How many of you would like (love?) to to have your own place and live for just what you’d pay in taxes? Assuming you already have a piece of land (hint, look for so called “junk” land and you can often have it for a song)… Well that’s precisely what Anna Hess and her husband Mark did.
Anna started out by having a piece of land, she wanted to live on it but didn’t have a house, they quickly figured out that it would cost more than they wanted to spend to build a house, it would mean having to take on a lot of debt, something neither of them wanted to do. Her husband Mark suggested they look into getting a trailer or mobile home, not a new one though, that would put them into debt, but an old one, they planned on spending less than 2K to get one.
A little footwork later, they had a free mobile home, all they would have to do is move it to their property. The trailer was old, in what most would consider pretty bad shape, there were no windows, just gaping holes where the windows once were, it needed quite a bit of TLC. Once it was moved they began working on making it a liveable space.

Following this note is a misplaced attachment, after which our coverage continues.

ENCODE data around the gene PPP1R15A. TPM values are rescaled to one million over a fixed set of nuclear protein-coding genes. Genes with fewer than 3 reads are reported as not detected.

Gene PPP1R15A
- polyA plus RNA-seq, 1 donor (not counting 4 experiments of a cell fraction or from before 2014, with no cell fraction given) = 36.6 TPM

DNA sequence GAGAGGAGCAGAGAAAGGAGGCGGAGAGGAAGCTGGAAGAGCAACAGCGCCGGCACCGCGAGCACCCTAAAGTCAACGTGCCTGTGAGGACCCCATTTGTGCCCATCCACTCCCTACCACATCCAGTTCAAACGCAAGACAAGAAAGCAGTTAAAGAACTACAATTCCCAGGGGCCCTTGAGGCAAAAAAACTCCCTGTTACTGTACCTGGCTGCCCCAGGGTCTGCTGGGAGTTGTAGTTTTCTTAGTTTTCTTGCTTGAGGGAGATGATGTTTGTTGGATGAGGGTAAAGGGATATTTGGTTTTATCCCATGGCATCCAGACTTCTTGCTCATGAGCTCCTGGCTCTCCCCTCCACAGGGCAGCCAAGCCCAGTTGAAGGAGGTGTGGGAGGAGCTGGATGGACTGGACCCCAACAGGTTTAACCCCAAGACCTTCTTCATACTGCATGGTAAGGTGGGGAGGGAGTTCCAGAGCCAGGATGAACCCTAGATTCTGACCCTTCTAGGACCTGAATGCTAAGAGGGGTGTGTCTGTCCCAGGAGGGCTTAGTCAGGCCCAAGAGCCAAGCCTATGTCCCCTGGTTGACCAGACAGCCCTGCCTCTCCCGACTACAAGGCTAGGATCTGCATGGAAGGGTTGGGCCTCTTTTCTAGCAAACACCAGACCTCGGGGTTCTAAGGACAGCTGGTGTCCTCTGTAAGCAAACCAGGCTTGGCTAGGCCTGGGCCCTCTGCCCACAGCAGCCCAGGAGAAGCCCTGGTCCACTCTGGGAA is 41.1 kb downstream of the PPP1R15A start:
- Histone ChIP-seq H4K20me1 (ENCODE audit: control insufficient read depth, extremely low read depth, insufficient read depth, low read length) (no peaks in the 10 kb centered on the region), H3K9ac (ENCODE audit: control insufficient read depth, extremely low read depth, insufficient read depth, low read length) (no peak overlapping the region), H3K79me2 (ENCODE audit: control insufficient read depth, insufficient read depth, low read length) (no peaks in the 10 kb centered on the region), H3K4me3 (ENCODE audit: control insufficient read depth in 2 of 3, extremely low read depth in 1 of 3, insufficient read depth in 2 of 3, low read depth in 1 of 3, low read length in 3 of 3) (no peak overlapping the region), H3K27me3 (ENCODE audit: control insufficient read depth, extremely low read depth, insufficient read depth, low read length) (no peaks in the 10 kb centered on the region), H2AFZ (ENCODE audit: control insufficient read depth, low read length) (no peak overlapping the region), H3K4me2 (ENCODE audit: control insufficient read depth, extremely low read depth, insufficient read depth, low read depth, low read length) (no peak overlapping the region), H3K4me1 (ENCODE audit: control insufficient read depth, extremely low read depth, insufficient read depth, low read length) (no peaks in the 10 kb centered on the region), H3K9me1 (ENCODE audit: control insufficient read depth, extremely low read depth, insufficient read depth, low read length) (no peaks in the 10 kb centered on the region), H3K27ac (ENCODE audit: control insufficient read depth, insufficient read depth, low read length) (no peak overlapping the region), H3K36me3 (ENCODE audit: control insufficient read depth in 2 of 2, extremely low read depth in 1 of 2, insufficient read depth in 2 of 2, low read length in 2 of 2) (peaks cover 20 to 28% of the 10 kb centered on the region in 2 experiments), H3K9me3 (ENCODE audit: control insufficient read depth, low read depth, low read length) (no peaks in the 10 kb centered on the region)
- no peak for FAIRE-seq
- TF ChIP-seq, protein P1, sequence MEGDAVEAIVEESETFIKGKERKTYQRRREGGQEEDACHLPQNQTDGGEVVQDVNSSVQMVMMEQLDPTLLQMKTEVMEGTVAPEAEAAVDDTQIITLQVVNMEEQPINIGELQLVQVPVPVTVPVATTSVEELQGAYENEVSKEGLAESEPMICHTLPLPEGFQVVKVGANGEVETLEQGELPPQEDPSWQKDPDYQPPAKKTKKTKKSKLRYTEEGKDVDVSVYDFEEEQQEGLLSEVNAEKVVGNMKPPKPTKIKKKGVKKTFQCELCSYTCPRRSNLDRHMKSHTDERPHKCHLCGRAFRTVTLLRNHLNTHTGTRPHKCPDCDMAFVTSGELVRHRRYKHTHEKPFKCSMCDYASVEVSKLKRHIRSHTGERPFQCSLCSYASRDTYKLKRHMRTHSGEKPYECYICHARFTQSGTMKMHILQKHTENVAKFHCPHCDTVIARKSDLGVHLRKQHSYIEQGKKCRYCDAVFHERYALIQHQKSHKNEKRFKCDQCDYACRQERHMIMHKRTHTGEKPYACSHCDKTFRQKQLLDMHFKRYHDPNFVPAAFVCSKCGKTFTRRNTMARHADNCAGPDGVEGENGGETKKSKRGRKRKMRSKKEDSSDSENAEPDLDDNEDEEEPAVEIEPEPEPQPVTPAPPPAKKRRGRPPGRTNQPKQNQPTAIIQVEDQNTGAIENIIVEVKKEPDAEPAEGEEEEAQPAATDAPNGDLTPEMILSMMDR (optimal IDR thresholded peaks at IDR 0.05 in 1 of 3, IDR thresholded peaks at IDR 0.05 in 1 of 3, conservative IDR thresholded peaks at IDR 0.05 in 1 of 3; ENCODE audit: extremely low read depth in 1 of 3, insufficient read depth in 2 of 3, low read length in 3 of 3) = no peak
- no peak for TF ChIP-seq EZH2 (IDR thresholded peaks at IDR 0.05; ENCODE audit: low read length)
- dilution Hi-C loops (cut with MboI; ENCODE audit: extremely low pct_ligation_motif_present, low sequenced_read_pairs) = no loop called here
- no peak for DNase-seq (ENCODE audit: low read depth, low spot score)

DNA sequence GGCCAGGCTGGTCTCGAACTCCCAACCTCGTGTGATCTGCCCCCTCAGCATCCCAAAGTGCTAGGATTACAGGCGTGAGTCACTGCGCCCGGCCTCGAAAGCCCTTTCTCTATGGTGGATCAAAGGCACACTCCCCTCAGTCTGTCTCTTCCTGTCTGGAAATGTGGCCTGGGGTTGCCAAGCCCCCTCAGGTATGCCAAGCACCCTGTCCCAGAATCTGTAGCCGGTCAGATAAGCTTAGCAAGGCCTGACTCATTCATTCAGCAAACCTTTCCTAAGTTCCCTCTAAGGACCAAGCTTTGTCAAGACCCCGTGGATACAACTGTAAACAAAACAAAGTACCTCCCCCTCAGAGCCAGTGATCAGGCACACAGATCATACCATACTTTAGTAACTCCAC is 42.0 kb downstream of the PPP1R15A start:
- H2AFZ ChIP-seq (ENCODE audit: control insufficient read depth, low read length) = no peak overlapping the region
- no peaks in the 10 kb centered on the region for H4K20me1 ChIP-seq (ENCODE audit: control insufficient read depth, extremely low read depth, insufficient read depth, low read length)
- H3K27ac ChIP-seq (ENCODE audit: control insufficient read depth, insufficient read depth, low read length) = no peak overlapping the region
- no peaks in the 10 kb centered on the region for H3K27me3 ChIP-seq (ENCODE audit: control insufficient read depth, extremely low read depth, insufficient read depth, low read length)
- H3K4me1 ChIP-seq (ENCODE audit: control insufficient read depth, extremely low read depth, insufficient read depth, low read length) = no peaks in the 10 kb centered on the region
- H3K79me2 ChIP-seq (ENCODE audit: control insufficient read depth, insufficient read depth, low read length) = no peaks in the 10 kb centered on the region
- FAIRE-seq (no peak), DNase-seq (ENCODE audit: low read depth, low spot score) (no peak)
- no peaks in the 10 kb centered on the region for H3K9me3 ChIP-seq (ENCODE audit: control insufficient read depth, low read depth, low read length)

This starts the tale of Mark and Anna life homesteading with a trailer, trailersteading. Trailersteading: Voluntary Simplicity In A Mobile Home (Modern Simplicity)Anna writes about how they found their trailer, how they renovated it, made it their own, the really neat thing about working on an old mobile home is since they aren’t worth much money in the first place, you generally aren’t as intimidated to tear into it and do things you might hesitate to do in a stick built house, it’s a good way to learn how to do simple carpentry, plumbing, electrical and such.
Anna discusses the pros and cons of trailer living, since they didn’t spend much on the trailer itself, they were able to focus their money and energy on making the trailer functional, liveable, this made it possible to free up time and money to put toward the things they really wanted to do.
This isn’t just from one person’s point of view, Anna interviewed other trailersteaders, she shared their perspectives on living in a mobile home. Whether you choose to make your trailerstead your permanent dwelling, or you use a trailer as a temporary living place while you build a more traditional home on your property, this book will give you the ins and outs of trailer living, finding cheap (and sometimes free) trailers, what you can look forward to when remodeling your inexpensive place, ideas on how to make it less “trailer” like and such. Hint, even if you plan on building a traditional (or not so traditional) home, the trailer you live in now can easily become a guest house or mother-in-law home.
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